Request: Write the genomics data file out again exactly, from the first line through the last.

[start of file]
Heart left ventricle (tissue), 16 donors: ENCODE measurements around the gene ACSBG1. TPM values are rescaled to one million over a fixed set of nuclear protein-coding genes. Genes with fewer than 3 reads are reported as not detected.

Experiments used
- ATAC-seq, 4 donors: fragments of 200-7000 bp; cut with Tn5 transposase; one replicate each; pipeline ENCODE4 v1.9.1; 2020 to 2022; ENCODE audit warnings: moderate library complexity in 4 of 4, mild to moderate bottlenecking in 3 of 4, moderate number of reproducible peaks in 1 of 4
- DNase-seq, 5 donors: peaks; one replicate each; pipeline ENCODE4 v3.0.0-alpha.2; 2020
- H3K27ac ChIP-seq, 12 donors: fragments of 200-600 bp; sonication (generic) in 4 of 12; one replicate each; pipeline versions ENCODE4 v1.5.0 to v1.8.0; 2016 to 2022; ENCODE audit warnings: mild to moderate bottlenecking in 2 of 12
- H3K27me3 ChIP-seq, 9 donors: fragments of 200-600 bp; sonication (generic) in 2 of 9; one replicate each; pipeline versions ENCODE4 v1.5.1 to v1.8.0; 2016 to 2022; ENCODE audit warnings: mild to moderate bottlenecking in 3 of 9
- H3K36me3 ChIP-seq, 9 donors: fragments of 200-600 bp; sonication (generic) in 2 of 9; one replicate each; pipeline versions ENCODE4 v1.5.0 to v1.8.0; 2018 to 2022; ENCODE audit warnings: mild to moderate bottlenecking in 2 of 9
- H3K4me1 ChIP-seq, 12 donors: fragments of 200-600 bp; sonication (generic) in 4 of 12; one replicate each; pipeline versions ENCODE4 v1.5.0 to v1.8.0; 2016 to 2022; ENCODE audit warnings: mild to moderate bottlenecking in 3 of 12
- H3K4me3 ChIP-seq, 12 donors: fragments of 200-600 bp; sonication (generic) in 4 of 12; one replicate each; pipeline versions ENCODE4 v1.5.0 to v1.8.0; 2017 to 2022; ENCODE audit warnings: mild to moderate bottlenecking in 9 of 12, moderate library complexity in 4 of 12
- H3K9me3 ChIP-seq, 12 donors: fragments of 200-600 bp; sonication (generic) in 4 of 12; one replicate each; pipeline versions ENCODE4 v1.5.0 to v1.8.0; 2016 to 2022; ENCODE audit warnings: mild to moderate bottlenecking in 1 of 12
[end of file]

Heart left ventricle (tissue), 16 donors: ENCODE measurements around the gene ACSBG1. TPM values are rescaled to one million over a fixed set of nuclear protein-coding genes. Genes with fewer than 3 reads are reported as not detected.

Experiments used
- ATAC-seq, 4 donors: fragments of 200-7000 bp; cut with Tn5 transposase; one replicate each; pipeline ENCODE4 v1.9.1; 2020 to 2022; ENCODE audit warnings: moderate library complexity in 4 of 4, mild to moderate bottlenecking in 3 of 4, moderate number of reproducible peaks in 1 of 4
- DNase-seq, 5 donors: peaks; one replicate each; pipeline ENCODE4 v3.0.0-alpha.2; 2020
- H3K27ac ChIP-seq, 12 donors: fragments of 200-600 bp; sonication (generic) in 4 of 12; one replicate each; pipeline versions ENCODE4 v1.5.0 to v1.8.0; 2016 to 2022; ENCODE audit warnings: mild to moderate bottlenecking in 2 of 12
- H3K27me3 ChIP-seq, 9 donors: fragments of 200-600 bp; sonication (generic) in 2 of 9; one replicate each; pipeline versions ENCODE4 v1.5.1 to v1.8.0; 2016 to 2022; ENCODE audit warnings: mild to moderate bottlenecking in 3 of 9
- H3K36me3 ChIP-seq, 9 donors: fragments of 200-600 bp; sonication (generic) in 2 of 9; one replicate each; pipeline versions ENCODE4 v1.5.0 to v1.8.0; 2018 to 2022; ENCODE audit warnings: mild to moderate bottlenecking in 2 of 9
- H3K4me1 ChIP-seq, 12 donors: fragments of 200-600 bp; sonication (generic) in 4 of 12; one replicate each; pipeline versions ENCODE4 v1.5.0 to v1.8.0; 2016 to 2022; ENCODE audit warnings: mild to moderate bottlenecking in 3 of 12
- H3K4me3 ChIP-seq, 12 donors: fragments of 200-600 bp; sonication (generic) in 4 of 12; one replicate each; pipeline versions ENCODE4 v1.5.0 to v1.8.0; 2017 to 2022; ENCODE audit warnings: mild to moderate bottlenecking in 9 of 12, moderate library complexity in 4 of 12
- H3K9me3 ChIP-seq, 12 donors: fragments of 200-600 bp; sonication (generic) in 4 of 12; one replicate each; pipeline versions ENCODE4 v1.5.0 to v1.8.0; 2016 to 2022; ENCODE audit warnings: mild to moderate bottlenecking in 1 of 12